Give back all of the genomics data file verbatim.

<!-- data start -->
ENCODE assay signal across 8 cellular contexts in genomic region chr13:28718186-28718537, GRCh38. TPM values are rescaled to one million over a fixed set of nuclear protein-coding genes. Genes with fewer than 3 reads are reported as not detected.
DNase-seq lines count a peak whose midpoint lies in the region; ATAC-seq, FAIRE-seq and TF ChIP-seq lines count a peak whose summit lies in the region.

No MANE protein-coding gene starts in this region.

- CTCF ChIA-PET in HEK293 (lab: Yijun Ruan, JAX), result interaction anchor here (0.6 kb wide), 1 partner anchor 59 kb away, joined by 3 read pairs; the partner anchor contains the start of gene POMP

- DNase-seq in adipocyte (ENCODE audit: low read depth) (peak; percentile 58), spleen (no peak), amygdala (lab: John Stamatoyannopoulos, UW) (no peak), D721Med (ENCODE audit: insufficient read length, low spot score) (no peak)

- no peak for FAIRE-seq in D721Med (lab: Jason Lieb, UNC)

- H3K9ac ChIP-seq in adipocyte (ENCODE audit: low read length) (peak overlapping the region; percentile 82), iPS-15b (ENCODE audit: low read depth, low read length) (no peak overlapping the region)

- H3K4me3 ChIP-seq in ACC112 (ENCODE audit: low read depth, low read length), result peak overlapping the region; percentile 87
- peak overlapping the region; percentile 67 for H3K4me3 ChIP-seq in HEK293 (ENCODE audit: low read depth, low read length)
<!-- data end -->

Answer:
ENCODE assay signal across 8 cellular contexts in genomic region chr13:28718186-28718537, GRCh38. TPM values are rescaled to one million over a fixed set of nuclear protein-coding genes. Genes with fewer than 3 reads are reported as not detected.
DNase-seq lines count a peak whose midpoint lies in the region; ATAC-seq, FAIRE-seq and TF ChIP-seq lines count a peak whose summit lies in the region.

No MANE protein-coding gene starts in this region.

- CTCF ChIA-PET in HEK293 (lab: Yijun Ruan, JAX), result interaction anchor here (0.6 kb wide), 1 partner anchor 59 kb away, joined by 3 read pairs; the partner anchor contains the start of gene POMP

- DNase-seq in adipocyte (ENCODE audit: low read depth) (peak; percentile 58), spleen (no peak), amygdala (lab: John Stamatoyannopoulos, UW) (no peak), D721Med (ENCODE audit: insufficient read length, low spot score) (no peak)

- no peak for FAIRE-seq in D721Med (lab: Jason Lieb, UNC)

- H3K9ac ChIP-seq in adipocyte (ENCODE audit: low read length) (peak overlapping the region; percentile 82), iPS-15b (ENCODE audit: low read depth, low read length) (no peak overlapping the region)

- H3K4me3 ChIP-seq in ACC112 (ENCODE audit: low read depth, low read length), result peak overlapping the region; percentile 87
- peak overlapping the region; percentile 67 for H3K4me3 ChIP-seq in HEK293 (ENCODE audit: low read depth, low read length)